Don't ask: "What can we do with the resources we have?"
Ask: "What do our customers need, and how can we provide it?"
Change the way your agency thinks about how it provides its services, or your agency will disappear in the next couple of decades, argues a new study on how the public sector will change in the 21st century.
This stark forecast is one of several bold predictions KPMG Peat Marwick LLP, the international accounting firm, makes in "Organizations Serving the Public: Transformation to the 21st Century," a sweeping analysis of the changes that will confront and ultimately sweep away much of the public sector of today, according to the study's authors. KPMG interviewed leaders in federal, state and local governments, heads of nonprofit organizations and journalists (including Government Executive editor and publisher Timothy B. Clark), and analyzed several studies and surveys to reach their dire conclusions.
The study cites five major societal shifts that will change the way government does business:
- Demographic changes, most importantly the aging of America's population, increasing diversity and the erosion of the traditional family.
- A blurring of the line between the public and private sectors.
- The pervasive influence of communications technology.
- Economic globalization and a widening income gap.
- A severe distrust of politics and government.
But the survey also found that taxpayers want the government to spend their money more wisely. More than 80 percent of respondents said their state government spends money on the wrong things. Only 11 percent said it spends too much.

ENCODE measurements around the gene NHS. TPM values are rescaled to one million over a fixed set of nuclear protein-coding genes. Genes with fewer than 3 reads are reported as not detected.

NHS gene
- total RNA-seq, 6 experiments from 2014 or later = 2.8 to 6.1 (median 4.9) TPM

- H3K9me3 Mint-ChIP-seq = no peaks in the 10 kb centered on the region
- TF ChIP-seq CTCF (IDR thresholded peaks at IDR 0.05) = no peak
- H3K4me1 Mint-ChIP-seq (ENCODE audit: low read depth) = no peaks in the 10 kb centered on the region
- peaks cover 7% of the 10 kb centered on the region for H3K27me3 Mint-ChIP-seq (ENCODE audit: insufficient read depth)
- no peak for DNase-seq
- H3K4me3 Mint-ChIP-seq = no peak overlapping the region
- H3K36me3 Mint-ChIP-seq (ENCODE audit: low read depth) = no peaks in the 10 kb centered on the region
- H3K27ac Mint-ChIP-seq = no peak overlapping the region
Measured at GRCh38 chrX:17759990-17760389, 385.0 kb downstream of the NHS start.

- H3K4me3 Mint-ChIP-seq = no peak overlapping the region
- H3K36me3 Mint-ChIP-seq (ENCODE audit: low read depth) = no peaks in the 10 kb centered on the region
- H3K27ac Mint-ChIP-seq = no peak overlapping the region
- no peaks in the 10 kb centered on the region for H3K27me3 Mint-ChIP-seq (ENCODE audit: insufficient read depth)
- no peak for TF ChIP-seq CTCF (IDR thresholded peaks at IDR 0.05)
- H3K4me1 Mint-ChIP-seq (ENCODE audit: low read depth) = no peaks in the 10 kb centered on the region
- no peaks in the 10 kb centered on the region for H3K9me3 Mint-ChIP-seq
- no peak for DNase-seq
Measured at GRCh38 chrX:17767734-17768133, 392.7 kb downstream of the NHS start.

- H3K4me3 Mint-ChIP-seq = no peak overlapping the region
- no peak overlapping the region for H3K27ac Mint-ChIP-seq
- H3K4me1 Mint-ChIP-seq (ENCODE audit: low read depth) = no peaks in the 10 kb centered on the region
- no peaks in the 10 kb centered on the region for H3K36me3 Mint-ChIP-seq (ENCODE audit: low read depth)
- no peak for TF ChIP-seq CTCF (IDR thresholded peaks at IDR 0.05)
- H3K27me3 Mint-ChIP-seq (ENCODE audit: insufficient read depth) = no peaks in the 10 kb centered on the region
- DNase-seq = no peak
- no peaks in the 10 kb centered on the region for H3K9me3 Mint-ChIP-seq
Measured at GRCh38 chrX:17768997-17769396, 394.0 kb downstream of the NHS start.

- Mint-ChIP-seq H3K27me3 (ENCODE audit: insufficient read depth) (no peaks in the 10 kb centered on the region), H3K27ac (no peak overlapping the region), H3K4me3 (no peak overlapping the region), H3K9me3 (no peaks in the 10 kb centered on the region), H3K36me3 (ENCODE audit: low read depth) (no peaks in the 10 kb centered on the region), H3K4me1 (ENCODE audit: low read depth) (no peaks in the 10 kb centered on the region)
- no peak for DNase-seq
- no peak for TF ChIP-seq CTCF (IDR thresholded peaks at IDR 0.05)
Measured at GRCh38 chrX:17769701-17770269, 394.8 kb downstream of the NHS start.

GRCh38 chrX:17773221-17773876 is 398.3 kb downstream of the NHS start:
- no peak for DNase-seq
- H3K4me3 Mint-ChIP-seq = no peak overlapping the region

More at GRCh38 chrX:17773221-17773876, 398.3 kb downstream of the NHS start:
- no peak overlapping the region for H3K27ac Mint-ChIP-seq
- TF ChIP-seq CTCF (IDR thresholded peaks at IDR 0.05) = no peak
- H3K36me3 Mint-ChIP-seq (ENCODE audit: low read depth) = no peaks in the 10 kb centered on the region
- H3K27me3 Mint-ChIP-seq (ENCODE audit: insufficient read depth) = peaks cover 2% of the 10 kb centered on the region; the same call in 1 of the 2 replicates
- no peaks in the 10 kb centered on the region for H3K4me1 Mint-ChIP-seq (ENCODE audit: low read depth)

As the federal government has devolved responsibilities to the states and reduced its workforce to the lowest level in decades, the KPMG study found, federal employees have been demoralized and themselves have lost trust in government. "As downsizing continues, morale will continue to drop, as those who remain take on the tasks of departed colleagues and wonder who will be the next to go," the report argues.
Whereas many government programs were guaranteed continued funding in the past, agencies will increasingly have to prove they are providing value to the American taxpayer, the study predicts. Because the private sector has improved customer service as prices have gone down, people will expect the government to do the same.
People "are no longer satisfied to wait in long lines for a process to be handled manually when technology could perform the transaction almost instantaneously," the report says.
Agencies will not be able to use "scarce resources" as an excuse for poor service. Instead they will have to search out ways to improve their services with fewer dollars. Strategies will include consolidation, outsourcing, creating performance-based organizations, and forging partnerships with state and local governments, nonprofit organizations and private firms.
Be wary of assuming that your agency is safe from change, the report argues. "Organizations can either change course today or face the real threat of going out of business tomorrow," it predicts.
The study ultimately warns: "If your organization is needs-based and you are providing a service customers value, you will get the required resources. If not, your organization's existence will be in serious danger."